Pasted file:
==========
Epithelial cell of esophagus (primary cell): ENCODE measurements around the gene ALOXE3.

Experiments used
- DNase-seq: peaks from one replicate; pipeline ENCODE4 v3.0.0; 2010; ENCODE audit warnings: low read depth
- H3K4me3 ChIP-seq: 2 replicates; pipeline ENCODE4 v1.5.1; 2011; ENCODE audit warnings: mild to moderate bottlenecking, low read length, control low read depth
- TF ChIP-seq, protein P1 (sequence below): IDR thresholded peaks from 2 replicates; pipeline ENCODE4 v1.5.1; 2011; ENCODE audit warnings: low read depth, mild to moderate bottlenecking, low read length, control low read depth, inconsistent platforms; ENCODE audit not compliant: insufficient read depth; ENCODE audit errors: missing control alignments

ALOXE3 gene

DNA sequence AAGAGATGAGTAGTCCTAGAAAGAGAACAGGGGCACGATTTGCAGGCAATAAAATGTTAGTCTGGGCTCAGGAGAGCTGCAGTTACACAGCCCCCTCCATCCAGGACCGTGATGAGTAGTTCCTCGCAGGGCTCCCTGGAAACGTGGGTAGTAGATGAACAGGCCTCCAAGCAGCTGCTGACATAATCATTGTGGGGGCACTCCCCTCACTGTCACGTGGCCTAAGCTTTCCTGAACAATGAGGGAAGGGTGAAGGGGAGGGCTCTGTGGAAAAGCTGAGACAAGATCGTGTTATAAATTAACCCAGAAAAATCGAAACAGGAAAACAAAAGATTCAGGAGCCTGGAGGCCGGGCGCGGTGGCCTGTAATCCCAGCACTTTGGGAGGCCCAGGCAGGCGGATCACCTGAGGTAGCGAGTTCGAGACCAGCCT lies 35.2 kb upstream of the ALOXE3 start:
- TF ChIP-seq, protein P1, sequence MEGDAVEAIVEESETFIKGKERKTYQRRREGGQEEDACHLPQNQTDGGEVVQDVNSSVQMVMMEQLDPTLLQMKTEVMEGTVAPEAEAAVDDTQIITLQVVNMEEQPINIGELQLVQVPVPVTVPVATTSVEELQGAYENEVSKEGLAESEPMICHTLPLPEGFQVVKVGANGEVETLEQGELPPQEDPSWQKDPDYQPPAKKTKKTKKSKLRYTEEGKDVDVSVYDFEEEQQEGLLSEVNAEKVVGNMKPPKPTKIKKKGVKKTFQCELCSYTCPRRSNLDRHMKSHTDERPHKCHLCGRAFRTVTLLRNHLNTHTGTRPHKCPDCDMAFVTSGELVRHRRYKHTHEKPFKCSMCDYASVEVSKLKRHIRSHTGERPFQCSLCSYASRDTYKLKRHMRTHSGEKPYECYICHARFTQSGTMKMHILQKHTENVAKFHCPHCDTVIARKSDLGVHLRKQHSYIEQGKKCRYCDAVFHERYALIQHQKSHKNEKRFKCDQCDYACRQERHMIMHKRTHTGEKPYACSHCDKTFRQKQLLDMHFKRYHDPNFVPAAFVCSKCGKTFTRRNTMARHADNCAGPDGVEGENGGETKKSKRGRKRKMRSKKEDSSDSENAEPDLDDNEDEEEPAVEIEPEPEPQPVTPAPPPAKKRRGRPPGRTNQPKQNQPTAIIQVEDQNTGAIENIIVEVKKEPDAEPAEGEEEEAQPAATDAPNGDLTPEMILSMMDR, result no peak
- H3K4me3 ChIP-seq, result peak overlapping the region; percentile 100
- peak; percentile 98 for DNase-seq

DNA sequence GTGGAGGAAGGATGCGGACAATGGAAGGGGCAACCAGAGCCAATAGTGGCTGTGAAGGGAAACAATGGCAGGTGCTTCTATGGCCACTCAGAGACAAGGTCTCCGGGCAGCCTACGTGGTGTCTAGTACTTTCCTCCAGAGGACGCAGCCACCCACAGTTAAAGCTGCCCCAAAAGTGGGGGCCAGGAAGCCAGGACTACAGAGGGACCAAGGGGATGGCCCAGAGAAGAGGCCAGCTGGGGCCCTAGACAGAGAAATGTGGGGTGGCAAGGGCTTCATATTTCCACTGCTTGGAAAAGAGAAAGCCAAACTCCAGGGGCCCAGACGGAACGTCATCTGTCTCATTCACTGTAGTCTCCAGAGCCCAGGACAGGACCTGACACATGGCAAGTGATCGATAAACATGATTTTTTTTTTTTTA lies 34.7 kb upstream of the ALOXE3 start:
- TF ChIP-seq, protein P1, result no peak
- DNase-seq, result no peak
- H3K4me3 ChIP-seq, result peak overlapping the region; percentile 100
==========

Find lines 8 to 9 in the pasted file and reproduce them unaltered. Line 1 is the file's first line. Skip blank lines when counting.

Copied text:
- TF ChIP-seq, protein P1, sequence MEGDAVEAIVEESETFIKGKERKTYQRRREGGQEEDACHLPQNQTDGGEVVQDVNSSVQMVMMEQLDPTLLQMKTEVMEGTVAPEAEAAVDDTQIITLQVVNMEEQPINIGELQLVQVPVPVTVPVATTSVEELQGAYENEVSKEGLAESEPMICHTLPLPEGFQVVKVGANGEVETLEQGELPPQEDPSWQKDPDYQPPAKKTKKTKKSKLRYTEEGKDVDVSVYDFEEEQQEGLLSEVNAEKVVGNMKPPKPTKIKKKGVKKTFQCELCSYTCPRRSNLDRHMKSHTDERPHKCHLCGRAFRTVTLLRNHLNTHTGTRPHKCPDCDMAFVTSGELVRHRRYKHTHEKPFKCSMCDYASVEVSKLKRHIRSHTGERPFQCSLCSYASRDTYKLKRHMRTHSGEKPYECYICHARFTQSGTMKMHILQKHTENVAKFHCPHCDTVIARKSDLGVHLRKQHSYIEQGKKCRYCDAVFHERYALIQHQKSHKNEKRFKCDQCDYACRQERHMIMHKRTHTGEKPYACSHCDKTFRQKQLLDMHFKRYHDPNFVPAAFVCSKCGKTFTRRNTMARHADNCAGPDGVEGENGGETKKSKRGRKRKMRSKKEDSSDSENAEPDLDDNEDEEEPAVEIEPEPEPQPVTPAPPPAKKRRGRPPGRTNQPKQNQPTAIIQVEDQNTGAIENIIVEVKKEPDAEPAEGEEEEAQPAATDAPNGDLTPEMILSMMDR, result no peak
- H3K4me3 ChIP-seq, result peak overlapping the region; percentile 100